Mini-quilt fridge magnets. Love that idea!! We have seen several over the years and it is time we all now make one.So cool.
Feel like a little sunshine quilting project like this? Here are 11 fridge magnets donned in quilting fabric and patterns to get our creative juices going.
Wouldn’t it be adorable to make a set of four that when put together make the full circle of geese?
photo credit: Cara, who used to write at MeAMomblog.com
photo credit: A Cuppa and a Catch-up
photo credit: I Heart Linen
BTW. I think that Rashida from IHeartLinen was the originator of this idea, as she wrote about it 5 years ago! Her blocks may not look as tidy but hey, no prototype ever looks as good as the production model which comes out years later.
Quick 1,2,3 Howto
How to Make a Quilt Magnet
Quilt magnets are mini quilt blocks of 1.5 inches or smaller, turned into magnets. See piecebynumber.com/bom.htm for free quilt pattern ideas. You can use many regular quilt block patterns and size it down.
Step 1: Choose a quilt design, and pick your fabrics from your fabric remnant stash
Step 2: Sew the fabric pieces together in a pretty fashion to make an approximate square. This will be the front of your completed block.
Step 3: If your fabric is thin, you will need to add some batting. Cut a piece of batting and some fabric for the backing. Use the size of the magnet plus seam allowances. Assess the thickness of the fabric and add padding as needed. If your material real thin and without structure, I might also insert a piece of flat recycled plastic to keep your fridge magnet quilt looking really neat. To visually explain what I mean: note the difference between the quilting neatness in picture 1 versus picture 3.
Step 4: Fold work into a perfect square and stitch the fabric together on three sides with right sides facing.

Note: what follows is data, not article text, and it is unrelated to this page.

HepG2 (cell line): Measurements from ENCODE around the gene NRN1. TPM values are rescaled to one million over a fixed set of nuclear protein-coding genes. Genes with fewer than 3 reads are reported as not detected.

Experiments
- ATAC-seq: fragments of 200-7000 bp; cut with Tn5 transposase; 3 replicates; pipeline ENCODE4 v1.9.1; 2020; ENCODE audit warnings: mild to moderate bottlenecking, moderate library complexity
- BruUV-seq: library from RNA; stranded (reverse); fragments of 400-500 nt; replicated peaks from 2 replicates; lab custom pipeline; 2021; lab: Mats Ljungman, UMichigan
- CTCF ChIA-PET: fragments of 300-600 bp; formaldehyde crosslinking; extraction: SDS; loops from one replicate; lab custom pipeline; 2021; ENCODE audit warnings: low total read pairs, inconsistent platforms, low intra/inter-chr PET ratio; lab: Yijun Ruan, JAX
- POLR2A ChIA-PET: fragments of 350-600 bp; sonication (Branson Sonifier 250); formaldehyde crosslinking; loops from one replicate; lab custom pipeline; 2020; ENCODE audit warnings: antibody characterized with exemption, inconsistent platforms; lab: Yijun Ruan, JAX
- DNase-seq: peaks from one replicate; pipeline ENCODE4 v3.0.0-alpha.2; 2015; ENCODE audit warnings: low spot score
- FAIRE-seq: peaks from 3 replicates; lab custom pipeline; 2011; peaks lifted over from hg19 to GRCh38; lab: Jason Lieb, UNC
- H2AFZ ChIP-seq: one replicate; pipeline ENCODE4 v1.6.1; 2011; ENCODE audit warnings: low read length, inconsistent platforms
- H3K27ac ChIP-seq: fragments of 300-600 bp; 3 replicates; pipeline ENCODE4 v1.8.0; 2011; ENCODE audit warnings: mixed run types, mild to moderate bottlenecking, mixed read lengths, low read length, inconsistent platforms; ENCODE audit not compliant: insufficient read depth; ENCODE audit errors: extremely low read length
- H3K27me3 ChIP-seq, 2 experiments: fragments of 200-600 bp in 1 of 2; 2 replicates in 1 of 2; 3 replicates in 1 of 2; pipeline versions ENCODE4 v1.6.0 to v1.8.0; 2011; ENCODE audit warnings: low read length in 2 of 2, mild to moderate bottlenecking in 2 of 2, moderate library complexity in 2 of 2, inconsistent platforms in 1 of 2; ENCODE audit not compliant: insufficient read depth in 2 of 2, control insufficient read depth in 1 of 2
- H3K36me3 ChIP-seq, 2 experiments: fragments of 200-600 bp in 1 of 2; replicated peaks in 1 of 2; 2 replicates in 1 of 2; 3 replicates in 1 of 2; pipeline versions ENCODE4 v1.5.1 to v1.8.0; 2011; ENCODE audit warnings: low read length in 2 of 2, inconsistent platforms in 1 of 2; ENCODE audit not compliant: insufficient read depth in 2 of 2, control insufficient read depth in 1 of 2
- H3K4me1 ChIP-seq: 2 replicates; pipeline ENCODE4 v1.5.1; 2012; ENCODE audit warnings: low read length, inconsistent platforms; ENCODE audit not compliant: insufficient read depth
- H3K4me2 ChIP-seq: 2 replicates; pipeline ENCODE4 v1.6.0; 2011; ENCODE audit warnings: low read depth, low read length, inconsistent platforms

Step 5: “birthed” it out the non-stitched side and slip a magnet in. Hand stitch the fourth side. Or attach your magnet on the outside with some really strong glue.
- Test before you finish off your work of art: and ensure your magnet is strong enough to be functional and hold a few pieces of paper or a couple of photos.
- Be sure to use remnants / recycled fabric. On behalf of Mother Earth: ‘thank you’.
- This mini quilting project can really be a great way for you to design your own original quilting blocks, to be used and further built upon in further projects.
- Experiment lots as these mini-quilts make original gifts for new home owners, unexpected visits, and creative friends you love.
Quilts are Good at Any Size
Upsize your mini-quilt, add some padding and you have coasters.
Size them up larger, add some padding and you have pot holders.
Size them up larger again, and you have quilted doilies for your kitchen table.
Size them up larger again, and you have a quilted tote bag. Add a few mini quilts to accent the bag details and for embellishment. This will be way cool!
Multiply your quilt blocks, at any size, and you have a quilted blanket. I’d go for larger blocks, because I want things done.
Want a Pattern for Mini- Quilting Projects like this?
This book is written by Rashida Coleman-Hale, who created the above mini-quilt magnets, and who got herself a design degree in NYC. Check out her book.
It’s a detailed book with a wide range of projects to hone your skills and build your creativity in the world of quilting and patchwork.
Click here to learn more and get it: I Love Patchwork: 21 Irresistible Zakka Projects to Sew
Her latest book, Zakka Style: 24 Projects Stitched with Ease to Give, Use & Enjoy (Design Collective) is also worthy of consideration. This one is not for beginners who need very detailed step-by-step, illustrated tutorials. It is however for artistic types like us who want to create artwork out of everyday objects.
More Quilting Projects at Fine Craft Guild
Start with checking out our Quilting Category Page where you can find quilting projects, techniques, ideas, fabrics and more.